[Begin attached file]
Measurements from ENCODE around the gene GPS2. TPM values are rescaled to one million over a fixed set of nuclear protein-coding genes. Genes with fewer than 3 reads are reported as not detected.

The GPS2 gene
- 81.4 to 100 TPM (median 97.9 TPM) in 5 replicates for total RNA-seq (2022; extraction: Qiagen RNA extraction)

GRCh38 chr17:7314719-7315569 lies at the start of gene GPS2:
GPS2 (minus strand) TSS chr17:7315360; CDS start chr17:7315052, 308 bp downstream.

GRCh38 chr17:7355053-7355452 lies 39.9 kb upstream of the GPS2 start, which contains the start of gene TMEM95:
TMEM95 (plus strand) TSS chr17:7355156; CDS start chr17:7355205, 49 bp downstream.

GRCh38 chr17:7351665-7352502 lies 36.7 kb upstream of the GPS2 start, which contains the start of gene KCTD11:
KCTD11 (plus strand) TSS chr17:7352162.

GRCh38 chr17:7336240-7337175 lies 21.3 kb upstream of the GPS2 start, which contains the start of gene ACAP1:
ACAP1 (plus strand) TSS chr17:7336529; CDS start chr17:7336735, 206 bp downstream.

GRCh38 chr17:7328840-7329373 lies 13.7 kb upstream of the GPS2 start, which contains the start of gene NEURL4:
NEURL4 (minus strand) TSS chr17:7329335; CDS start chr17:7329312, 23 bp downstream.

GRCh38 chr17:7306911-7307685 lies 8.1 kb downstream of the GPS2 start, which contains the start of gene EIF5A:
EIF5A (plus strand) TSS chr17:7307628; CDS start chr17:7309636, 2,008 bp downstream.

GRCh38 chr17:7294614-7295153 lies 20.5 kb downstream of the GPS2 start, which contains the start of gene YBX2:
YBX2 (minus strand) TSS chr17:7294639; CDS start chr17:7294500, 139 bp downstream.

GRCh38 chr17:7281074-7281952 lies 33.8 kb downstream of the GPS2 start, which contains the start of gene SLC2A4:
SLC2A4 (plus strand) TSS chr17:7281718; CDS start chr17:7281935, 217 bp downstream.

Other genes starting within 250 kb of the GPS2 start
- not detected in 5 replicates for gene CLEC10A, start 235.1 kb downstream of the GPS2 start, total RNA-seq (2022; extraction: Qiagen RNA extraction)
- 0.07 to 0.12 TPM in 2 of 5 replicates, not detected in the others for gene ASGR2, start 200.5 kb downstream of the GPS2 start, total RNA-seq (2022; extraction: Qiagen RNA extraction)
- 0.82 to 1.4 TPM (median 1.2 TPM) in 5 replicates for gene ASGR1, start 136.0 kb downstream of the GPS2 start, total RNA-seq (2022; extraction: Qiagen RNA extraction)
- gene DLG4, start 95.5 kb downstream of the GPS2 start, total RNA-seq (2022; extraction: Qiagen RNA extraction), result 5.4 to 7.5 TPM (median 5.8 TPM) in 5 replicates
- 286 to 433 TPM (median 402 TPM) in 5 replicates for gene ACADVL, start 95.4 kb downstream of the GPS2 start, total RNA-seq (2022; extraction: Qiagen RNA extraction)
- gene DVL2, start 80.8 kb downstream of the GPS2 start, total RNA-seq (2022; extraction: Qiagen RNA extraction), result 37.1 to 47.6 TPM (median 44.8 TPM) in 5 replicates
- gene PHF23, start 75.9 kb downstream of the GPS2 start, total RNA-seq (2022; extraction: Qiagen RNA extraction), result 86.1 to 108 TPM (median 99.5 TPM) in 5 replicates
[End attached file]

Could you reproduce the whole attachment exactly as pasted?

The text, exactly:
Measurements from ENCODE around the gene GPS2. TPM values are rescaled to one million over a fixed set of nuclear protein-coding genes. Genes with fewer than 3 reads are reported as not detected.

The GPS2 gene
- 81.4 to 100 TPM (median 97.9 TPM) in 5 replicates for total RNA-seq (2022; extraction: Qiagen RNA extraction)

GRCh38 chr17:7314719-7315569 lies at the start of gene GPS2:
GPS2 (minus strand) TSS chr17:7315360; CDS start chr17:7315052, 308 bp downstream.

GRCh38 chr17:7355053-7355452 lies 39.9 kb upstream of the GPS2 start, which contains the start of gene TMEM95:
TMEM95 (plus strand) TSS chr17:7355156; CDS start chr17:7355205, 49 bp downstream.

GRCh38 chr17:7351665-7352502 lies 36.7 kb upstream of the GPS2 start, which contains the start of gene KCTD11:
KCTD11 (plus strand) TSS chr17:7352162.

GRCh38 chr17:7336240-7337175 lies 21.3 kb upstream of the GPS2 start, which contains the start of gene ACAP1:
ACAP1 (plus strand) TSS chr17:7336529; CDS start chr17:7336735, 206 bp downstream.

GRCh38 chr17:7328840-7329373 lies 13.7 kb upstream of the GPS2 start, which contains the start of gene NEURL4:
NEURL4 (minus strand) TSS chr17:7329335; CDS start chr17:7329312, 23 bp downstream.

GRCh38 chr17:7306911-7307685 lies 8.1 kb downstream of the GPS2 start, which contains the start of gene EIF5A:
EIF5A (plus strand) TSS chr17:7307628; CDS start chr17:7309636, 2,008 bp downstream.

GRCh38 chr17:7294614-7295153 lies 20.5 kb downstream of the GPS2 start, which contains the start of gene YBX2:
YBX2 (minus strand) TSS chr17:7294639; CDS start chr17:7294500, 139 bp downstream.

GRCh38 chr17:7281074-7281952 lies 33.8 kb downstream of the GPS2 start, which contains the start of gene SLC2A4:
SLC2A4 (plus strand) TSS chr17:7281718; CDS start chr17:7281935, 217 bp downstream.

Other genes starting within 250 kb of the GPS2 start
- not detected in 5 replicates for gene CLEC10A, start 235.1 kb downstream of the GPS2 start, total RNA-seq (2022; extraction: Qiagen RNA extraction)
- 0.07 to 0.12 TPM in 2 of 5 replicates, not detected in the others for gene ASGR2, start 200.5 kb downstream of the GPS2 start, total RNA-seq (2022; extraction: Qiagen RNA extraction)
- 0.82 to 1.4 TPM (median 1.2 TPM) in 5 replicates for gene ASGR1, start 136.0 kb downstream of the GPS2 start, total RNA-seq (2022; extraction: Qiagen RNA extraction)
- gene DLG4, start 95.5 kb downstream of the GPS2 start, total RNA-seq (2022; extraction: Qiagen RNA extraction), result 5.4 to 7.5 TPM (median 5.8 TPM) in 5 replicates
- 286 to 433 TPM (median 402 TPM) in 5 replicates for gene ACADVL, start 95.4 kb downstream of the GPS2 start, total RNA-seq (2022; extraction: Qiagen RNA extraction)
- gene DVL2, start 80.8 kb downstream of the GPS2 start, total RNA-seq (2022; extraction: Qiagen RNA extraction), result 37.1 to 47.6 TPM (median 44.8 TPM) in 5 replicates
- gene PHF23, start 75.9 kb downstream of the GPS2 start, total RNA-seq (2022; extraction: Qiagen RNA extraction), result 86.1 to 108 TPM (median 99.5 TPM) in 5 replicates